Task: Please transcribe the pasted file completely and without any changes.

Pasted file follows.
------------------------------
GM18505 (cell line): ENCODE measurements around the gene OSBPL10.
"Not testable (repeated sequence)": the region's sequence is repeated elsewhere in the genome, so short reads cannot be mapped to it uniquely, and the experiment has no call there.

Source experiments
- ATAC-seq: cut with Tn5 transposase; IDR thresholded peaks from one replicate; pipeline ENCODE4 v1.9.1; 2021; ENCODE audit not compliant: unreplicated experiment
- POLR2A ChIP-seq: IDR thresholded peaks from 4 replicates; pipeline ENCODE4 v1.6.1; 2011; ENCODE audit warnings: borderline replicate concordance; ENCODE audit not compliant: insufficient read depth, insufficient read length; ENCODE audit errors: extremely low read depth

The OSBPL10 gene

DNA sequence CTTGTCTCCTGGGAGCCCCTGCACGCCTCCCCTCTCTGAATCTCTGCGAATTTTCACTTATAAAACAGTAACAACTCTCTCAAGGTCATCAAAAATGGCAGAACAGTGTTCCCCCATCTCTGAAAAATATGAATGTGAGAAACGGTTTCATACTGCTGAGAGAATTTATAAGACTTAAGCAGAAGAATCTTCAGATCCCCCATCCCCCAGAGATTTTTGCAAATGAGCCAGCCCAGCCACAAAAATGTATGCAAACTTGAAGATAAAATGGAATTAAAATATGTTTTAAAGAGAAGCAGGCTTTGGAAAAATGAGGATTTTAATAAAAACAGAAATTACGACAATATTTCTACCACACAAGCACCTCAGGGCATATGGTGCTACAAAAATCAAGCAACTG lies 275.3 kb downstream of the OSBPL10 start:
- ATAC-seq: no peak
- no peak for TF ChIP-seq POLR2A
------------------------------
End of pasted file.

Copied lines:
GM18505 (cell line): ENCODE measurements around the gene OSBPL10.
"Not testable (repeated sequence)": the region's sequence is repeated elsewhere in the genome, so short reads cannot be mapped to it uniquely, and the experiment has no call there.

Source experiments
- ATAC-seq: cut with Tn5 transposase; IDR thresholded peaks from one replicate; pipeline ENCODE4 v1.9.1; 2021; ENCODE audit not compliant: unreplicated experiment
- POLR2A ChIP-seq: IDR thresholded peaks from 4 replicates; pipeline ENCODE4 v1.6.1; 2011; ENCODE audit warnings: borderline replicate concordance; ENCODE audit not compliant: insufficient read depth, insufficient read length; ENCODE audit errors: extremely low read depth

The OSBPL10 gene

DNA sequence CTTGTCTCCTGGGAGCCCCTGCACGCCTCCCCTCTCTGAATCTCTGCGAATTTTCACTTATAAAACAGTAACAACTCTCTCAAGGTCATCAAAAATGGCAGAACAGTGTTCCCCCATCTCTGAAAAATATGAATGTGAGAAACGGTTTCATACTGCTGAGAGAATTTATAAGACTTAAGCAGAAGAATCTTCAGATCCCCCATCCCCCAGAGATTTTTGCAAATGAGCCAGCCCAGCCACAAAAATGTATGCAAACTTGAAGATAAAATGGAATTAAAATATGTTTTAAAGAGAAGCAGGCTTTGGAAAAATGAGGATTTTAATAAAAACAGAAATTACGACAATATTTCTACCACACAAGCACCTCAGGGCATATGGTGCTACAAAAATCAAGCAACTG lies 275.3 kb downstream of the OSBPL10 start:
- ATAC-seq: no peak
- no peak for TF ChIP-seq POLR2A